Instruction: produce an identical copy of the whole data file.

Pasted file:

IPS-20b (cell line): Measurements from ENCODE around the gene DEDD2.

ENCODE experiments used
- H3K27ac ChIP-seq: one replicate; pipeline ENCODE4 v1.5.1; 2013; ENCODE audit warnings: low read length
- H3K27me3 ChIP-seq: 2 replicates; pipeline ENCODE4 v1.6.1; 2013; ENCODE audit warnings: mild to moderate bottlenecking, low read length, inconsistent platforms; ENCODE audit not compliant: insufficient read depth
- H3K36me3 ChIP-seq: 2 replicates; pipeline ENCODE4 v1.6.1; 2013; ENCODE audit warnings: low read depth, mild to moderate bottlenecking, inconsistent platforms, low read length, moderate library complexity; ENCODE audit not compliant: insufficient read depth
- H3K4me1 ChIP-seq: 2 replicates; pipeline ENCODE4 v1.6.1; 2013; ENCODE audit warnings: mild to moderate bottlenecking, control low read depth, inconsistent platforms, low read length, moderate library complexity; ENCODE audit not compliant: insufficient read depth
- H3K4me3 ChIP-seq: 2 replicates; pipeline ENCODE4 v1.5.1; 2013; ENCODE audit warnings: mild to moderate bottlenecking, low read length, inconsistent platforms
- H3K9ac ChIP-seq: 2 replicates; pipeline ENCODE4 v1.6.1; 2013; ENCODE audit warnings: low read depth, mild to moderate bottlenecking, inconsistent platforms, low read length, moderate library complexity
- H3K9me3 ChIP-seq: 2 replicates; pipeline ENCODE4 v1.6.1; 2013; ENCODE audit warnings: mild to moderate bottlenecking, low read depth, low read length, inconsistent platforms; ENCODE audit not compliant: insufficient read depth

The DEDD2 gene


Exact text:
IPS-20b (cell line): Measurements from ENCODE around the gene DEDD2.

ENCODE experiments used
- H3K27ac ChIP-seq: one replicate; pipeline ENCODE4 v1.5.1; 2013; ENCODE audit warnings: low read length
- H3K27me3 ChIP-seq: 2 replicates; pipeline ENCODE4 v1.6.1; 2013; ENCODE audit warnings: mild to moderate bottlenecking, low read length, inconsistent platforms; ENCODE audit not compliant: insufficient read depth
- H3K36me3 ChIP-seq: 2 replicates; pipeline ENCODE4 v1.6.1; 2013; ENCODE audit warnings: low read depth, mild to moderate bottlenecking, inconsistent platforms, low read length, moderate library complexity; ENCODE audit not compliant: insufficient read depth
- H3K4me1 ChIP-seq: 2 replicates; pipeline ENCODE4 v1.6.1; 2013; ENCODE audit warnings: mild to moderate bottlenecking, control low read depth, inconsistent platforms, low read length, moderate library complexity; ENCODE audit not compliant: insufficient read depth
- H3K4me3 ChIP-seq: 2 replicates; pipeline ENCODE4 v1.5.1; 2013; ENCODE audit warnings: mild to moderate bottlenecking, low read length, inconsistent platforms
- H3K9ac ChIP-seq: 2 replicates; pipeline ENCODE4 v1.6.1; 2013; ENCODE audit warnings: low read depth, mild to moderate bottlenecking, inconsistent platforms, low read length, moderate library complexity
- H3K9me3 ChIP-seq: 2 replicates; pipeline ENCODE4 v1.6.1; 2013; ENCODE audit warnings: mild to moderate bottlenecking, low read depth, low read length, inconsistent platforms; ENCODE audit not compliant: insufficient read depth

The DEDD2 gene